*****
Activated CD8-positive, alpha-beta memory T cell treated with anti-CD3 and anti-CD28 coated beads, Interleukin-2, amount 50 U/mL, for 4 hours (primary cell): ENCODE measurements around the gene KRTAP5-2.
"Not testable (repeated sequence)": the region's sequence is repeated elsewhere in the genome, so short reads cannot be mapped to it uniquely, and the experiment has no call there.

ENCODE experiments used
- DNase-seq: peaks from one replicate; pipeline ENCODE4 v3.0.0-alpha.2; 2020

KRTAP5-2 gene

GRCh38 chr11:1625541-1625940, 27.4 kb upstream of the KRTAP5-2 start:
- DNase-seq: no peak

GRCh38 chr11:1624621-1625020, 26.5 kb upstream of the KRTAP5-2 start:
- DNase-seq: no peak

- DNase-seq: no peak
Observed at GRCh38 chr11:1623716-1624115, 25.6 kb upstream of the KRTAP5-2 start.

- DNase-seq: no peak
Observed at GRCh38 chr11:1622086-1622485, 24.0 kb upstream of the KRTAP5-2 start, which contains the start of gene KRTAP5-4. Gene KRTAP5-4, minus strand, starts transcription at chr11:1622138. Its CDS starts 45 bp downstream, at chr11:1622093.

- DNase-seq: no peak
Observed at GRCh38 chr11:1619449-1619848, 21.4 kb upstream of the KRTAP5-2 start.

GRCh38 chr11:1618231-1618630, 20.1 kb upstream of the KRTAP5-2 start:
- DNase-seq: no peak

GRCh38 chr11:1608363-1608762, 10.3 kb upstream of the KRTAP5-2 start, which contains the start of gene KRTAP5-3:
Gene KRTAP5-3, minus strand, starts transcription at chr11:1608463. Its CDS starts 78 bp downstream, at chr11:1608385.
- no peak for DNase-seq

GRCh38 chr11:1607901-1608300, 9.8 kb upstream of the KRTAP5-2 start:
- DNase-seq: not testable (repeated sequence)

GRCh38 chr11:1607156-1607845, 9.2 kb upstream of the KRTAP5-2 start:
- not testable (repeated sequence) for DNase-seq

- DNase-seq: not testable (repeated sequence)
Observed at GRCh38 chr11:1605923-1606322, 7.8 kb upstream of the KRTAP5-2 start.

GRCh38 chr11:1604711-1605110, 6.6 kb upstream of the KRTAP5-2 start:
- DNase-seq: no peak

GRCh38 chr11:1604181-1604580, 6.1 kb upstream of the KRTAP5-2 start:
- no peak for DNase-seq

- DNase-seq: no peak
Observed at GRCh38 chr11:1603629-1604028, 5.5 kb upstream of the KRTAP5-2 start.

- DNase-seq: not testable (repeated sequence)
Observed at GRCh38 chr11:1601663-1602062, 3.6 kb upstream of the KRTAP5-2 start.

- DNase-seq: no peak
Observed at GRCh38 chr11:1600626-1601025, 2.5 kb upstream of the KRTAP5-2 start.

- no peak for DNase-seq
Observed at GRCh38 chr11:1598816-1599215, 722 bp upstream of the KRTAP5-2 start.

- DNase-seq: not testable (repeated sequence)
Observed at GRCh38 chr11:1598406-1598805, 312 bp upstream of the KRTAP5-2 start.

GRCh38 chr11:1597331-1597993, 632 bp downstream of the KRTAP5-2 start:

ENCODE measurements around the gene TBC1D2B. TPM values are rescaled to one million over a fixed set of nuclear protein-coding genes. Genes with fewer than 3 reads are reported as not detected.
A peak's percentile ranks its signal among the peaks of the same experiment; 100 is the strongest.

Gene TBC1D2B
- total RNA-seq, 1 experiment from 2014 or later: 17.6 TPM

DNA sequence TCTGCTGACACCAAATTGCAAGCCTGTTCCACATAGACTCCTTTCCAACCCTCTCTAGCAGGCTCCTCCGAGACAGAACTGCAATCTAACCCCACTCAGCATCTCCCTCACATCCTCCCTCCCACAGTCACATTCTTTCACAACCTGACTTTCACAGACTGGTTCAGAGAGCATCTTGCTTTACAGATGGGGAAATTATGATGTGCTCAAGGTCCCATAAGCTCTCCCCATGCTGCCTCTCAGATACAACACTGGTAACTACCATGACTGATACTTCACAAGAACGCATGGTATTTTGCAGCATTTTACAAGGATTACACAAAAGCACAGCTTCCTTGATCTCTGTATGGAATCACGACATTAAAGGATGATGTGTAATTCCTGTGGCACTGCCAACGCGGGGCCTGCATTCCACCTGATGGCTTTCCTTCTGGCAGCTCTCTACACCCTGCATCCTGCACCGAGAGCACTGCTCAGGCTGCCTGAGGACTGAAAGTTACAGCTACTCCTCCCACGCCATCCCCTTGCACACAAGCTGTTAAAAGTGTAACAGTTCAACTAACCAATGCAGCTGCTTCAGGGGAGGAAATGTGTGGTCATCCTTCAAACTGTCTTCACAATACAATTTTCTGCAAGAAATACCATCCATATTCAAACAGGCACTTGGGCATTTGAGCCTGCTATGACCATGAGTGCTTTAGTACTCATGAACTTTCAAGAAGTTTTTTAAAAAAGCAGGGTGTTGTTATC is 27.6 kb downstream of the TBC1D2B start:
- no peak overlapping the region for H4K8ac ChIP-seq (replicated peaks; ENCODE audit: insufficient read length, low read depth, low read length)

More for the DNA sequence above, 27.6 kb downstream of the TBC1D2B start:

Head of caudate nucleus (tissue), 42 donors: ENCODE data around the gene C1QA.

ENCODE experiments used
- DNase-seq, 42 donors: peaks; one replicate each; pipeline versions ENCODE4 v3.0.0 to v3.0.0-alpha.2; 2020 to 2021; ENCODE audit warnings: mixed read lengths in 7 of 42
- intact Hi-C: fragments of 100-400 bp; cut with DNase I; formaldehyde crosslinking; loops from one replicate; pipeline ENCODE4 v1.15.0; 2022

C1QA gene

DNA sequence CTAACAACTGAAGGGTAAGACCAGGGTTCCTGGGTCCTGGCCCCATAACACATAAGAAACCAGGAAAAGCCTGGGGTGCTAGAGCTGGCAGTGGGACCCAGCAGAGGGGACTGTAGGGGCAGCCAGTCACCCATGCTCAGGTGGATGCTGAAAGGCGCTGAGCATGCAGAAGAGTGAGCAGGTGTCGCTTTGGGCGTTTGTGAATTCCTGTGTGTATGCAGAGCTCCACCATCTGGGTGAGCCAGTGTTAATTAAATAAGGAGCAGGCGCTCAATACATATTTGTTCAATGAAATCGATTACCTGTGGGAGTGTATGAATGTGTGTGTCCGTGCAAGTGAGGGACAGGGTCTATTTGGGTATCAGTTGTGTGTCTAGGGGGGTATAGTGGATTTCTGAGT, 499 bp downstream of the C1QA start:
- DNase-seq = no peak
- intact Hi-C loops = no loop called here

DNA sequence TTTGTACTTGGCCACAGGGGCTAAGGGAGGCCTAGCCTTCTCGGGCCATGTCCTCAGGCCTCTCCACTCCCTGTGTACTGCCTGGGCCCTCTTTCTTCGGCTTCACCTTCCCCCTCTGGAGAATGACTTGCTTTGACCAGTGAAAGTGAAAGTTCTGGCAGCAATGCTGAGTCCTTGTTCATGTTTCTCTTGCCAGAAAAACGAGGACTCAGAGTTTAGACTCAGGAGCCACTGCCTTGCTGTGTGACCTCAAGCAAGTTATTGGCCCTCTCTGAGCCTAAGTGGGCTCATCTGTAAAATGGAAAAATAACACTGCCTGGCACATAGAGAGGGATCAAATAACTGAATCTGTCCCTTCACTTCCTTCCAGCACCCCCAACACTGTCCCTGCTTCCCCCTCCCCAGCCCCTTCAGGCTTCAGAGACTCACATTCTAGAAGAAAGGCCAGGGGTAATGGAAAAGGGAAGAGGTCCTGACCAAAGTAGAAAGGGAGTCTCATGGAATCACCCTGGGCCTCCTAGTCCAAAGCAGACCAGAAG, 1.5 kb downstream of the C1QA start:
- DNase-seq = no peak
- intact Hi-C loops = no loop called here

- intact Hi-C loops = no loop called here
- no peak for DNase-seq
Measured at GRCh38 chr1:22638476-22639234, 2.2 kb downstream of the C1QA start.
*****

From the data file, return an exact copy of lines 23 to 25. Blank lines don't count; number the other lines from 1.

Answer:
GRCh38 chr11:1607156-1607845, 9.2 kb upstream of the KRTAP5-2 start:
- not testable (repeated sequence) for DNase-seq

- DNase-seq: not testable (repeated sequence)